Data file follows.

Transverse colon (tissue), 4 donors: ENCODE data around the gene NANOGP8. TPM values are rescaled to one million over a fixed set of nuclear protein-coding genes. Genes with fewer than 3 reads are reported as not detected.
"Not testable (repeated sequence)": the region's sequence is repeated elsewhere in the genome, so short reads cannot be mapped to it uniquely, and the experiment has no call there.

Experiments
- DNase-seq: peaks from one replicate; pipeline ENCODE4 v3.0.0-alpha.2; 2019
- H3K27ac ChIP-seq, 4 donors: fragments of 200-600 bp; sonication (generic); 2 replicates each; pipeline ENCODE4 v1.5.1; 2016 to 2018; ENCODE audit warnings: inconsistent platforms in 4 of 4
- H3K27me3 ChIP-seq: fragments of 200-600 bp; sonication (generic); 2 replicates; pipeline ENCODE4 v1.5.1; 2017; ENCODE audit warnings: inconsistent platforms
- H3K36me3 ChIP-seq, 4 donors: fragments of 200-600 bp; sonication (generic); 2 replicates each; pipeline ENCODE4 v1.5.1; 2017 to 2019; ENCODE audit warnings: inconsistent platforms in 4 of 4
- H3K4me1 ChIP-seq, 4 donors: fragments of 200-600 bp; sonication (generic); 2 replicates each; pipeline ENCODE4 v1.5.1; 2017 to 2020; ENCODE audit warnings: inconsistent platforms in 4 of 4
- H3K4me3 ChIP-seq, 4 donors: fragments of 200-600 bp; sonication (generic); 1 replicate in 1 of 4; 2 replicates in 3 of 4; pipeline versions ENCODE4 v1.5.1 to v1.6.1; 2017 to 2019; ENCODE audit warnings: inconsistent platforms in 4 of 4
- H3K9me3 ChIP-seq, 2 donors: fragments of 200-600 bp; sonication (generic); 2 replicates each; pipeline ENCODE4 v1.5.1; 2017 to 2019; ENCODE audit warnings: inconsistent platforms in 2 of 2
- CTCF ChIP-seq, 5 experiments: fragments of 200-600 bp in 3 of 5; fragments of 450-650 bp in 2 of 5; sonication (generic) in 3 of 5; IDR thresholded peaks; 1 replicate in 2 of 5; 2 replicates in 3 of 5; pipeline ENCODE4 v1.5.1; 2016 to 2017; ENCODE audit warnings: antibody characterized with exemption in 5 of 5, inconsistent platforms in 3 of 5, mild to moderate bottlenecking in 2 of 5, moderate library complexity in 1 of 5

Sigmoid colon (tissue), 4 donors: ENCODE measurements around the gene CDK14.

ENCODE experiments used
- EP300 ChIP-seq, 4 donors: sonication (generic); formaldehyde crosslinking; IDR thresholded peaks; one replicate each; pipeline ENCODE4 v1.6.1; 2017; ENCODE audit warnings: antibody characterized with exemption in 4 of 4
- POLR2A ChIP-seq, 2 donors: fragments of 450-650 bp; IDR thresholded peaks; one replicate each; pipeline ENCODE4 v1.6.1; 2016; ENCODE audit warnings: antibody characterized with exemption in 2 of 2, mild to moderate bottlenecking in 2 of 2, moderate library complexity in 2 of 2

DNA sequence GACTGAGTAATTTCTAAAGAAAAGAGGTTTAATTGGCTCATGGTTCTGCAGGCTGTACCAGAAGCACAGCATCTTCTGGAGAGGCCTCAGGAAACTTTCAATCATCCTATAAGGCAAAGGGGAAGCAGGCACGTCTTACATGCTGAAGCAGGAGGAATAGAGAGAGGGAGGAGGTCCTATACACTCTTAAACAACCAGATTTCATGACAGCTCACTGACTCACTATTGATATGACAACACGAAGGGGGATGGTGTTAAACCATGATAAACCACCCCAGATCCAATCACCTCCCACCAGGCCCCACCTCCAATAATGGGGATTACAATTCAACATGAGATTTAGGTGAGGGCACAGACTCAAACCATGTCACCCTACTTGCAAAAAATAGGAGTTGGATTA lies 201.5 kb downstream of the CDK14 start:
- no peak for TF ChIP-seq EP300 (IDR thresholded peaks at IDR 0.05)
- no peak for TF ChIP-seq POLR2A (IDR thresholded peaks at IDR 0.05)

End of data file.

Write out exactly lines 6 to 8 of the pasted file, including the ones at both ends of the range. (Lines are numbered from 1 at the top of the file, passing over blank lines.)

- H3K27me3 ChIP-seq: fragments of 200-600 bp; sonication (generic); 2 replicates; pipeline ENCODE4 v1.5.1; 2017; ENCODE audit warnings: inconsistent platforms
- H3K36me3 ChIP-seq, 4 donors: fragments of 200-600 bp; sonication (generic); 2 replicates each; pipeline ENCODE4 v1.5.1; 2017 to 2019; ENCODE audit warnings: inconsistent platforms in 4 of 4
- H3K4me1 ChIP-seq, 4 donors: fragments of 200-600 bp; sonication (generic); 2 replicates each; pipeline ENCODE4 v1.5.1; 2017 to 2020; ENCODE audit warnings: inconsistent platforms in 4 of 4